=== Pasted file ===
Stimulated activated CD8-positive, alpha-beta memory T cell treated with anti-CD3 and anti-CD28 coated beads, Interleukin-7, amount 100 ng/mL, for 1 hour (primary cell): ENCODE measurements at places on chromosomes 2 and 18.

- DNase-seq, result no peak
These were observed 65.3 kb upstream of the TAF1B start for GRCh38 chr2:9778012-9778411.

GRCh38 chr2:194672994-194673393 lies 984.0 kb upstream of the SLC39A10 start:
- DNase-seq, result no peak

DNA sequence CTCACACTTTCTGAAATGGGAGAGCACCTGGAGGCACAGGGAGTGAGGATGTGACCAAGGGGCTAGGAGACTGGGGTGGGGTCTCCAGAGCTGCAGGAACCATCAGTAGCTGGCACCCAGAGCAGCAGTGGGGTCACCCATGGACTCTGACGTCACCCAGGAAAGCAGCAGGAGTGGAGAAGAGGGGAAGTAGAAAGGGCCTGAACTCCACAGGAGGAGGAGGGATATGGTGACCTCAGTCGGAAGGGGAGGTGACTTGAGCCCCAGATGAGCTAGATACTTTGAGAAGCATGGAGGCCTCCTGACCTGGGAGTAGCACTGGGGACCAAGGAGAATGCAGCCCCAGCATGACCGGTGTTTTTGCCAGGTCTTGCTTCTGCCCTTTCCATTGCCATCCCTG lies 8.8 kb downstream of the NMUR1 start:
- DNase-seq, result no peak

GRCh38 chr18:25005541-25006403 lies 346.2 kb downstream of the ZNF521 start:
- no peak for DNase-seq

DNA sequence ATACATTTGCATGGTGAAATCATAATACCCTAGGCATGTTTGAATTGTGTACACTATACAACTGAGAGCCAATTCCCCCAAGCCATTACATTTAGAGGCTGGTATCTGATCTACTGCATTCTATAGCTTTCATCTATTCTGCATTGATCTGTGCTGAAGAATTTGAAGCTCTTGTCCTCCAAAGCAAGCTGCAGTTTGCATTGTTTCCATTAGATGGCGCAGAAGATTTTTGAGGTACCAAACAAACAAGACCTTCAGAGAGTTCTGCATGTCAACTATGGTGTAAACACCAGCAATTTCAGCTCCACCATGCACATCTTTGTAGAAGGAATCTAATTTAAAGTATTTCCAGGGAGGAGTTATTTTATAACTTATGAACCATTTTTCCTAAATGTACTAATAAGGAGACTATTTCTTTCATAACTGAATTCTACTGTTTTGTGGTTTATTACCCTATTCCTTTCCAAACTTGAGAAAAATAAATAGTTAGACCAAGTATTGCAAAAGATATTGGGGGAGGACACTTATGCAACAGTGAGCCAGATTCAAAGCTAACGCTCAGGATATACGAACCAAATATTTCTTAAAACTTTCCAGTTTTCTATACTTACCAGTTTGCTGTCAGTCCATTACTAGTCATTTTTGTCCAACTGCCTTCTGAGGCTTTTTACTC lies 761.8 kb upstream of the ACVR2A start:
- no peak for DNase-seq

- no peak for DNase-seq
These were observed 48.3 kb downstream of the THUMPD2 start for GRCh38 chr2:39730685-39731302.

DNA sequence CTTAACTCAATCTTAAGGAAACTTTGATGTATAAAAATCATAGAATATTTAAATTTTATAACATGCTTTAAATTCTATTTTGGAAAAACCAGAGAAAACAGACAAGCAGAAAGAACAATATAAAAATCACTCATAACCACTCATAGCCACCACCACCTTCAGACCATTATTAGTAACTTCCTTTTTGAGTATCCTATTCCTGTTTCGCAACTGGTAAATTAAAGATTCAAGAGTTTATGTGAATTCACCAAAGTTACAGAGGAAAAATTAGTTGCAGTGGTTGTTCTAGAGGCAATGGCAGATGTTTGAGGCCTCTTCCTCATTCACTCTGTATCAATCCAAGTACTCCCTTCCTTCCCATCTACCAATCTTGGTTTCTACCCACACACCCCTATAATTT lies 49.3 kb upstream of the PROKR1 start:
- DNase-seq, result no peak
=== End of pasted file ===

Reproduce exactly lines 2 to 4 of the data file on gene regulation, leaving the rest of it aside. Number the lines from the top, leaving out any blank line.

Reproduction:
- DNase-seq, result no peak
These were observed 65.3 kb upstream of the TAF1B start for GRCh38 chr2:9778012-9778411.

GRCh38 chr2:194672994-194673393 lies 984.0 kb upstream of the SLC39A10 start: